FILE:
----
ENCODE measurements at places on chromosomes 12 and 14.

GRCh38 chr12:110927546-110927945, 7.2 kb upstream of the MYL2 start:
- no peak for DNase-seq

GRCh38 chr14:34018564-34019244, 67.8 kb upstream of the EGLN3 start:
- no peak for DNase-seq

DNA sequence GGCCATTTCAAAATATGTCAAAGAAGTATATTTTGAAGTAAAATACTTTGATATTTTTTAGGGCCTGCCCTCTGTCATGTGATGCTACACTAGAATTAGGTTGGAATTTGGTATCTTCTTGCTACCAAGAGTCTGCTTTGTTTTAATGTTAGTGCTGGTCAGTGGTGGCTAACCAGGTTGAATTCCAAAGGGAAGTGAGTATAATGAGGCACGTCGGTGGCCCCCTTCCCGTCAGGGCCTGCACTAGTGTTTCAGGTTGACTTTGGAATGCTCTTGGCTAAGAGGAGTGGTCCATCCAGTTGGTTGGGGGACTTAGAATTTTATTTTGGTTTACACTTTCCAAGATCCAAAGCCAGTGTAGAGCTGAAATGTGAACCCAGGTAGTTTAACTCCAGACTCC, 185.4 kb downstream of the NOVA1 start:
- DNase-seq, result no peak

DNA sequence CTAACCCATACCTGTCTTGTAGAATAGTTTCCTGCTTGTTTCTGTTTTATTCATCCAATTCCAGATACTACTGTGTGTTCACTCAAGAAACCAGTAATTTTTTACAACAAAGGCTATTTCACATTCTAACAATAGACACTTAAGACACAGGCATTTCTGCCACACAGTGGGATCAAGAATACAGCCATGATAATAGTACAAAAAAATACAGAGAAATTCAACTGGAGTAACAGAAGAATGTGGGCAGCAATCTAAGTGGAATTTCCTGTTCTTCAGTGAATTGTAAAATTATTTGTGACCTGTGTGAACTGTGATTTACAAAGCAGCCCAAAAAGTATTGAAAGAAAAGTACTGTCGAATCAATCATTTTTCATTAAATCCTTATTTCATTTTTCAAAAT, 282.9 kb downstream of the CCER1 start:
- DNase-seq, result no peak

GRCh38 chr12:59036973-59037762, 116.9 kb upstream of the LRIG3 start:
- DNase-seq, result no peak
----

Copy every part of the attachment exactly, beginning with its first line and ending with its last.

ENCODE measurements at places on chromosomes 12 and 14.

GRCh38 chr12:110927546-110927945, 7.2 kb upstream of the MYL2 start:
- no peak for DNase-seq

GRCh38 chr14:34018564-34019244, 67.8 kb upstream of the EGLN3 start:
- no peak for DNase-seq

DNA sequence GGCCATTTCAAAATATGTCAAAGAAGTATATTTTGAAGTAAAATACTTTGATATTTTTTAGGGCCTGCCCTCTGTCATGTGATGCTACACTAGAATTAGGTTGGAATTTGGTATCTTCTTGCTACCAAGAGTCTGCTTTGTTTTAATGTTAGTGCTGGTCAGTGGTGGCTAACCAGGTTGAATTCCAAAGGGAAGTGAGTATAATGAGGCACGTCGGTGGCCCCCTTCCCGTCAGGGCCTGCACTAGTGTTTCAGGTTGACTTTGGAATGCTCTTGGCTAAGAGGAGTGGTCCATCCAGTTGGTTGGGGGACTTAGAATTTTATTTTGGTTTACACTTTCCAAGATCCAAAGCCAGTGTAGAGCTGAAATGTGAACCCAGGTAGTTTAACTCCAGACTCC, 185.4 kb downstream of the NOVA1 start:
- DNase-seq, result no peak

DNA sequence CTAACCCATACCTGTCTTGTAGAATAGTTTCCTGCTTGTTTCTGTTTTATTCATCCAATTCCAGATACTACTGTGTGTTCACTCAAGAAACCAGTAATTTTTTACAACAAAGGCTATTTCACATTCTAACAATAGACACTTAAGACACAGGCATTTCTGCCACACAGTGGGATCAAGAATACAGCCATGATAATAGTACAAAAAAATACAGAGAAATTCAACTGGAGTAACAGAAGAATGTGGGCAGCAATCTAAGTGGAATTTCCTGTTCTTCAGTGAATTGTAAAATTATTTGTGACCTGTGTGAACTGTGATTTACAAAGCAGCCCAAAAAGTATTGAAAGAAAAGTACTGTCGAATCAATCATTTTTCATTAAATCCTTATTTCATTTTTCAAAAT, 282.9 kb downstream of the CCER1 start:
- DNase-seq, result no peak

GRCh38 chr12:59036973-59037762, 116.9 kb upstream of the LRIG3 start:
- DNase-seq, result no peak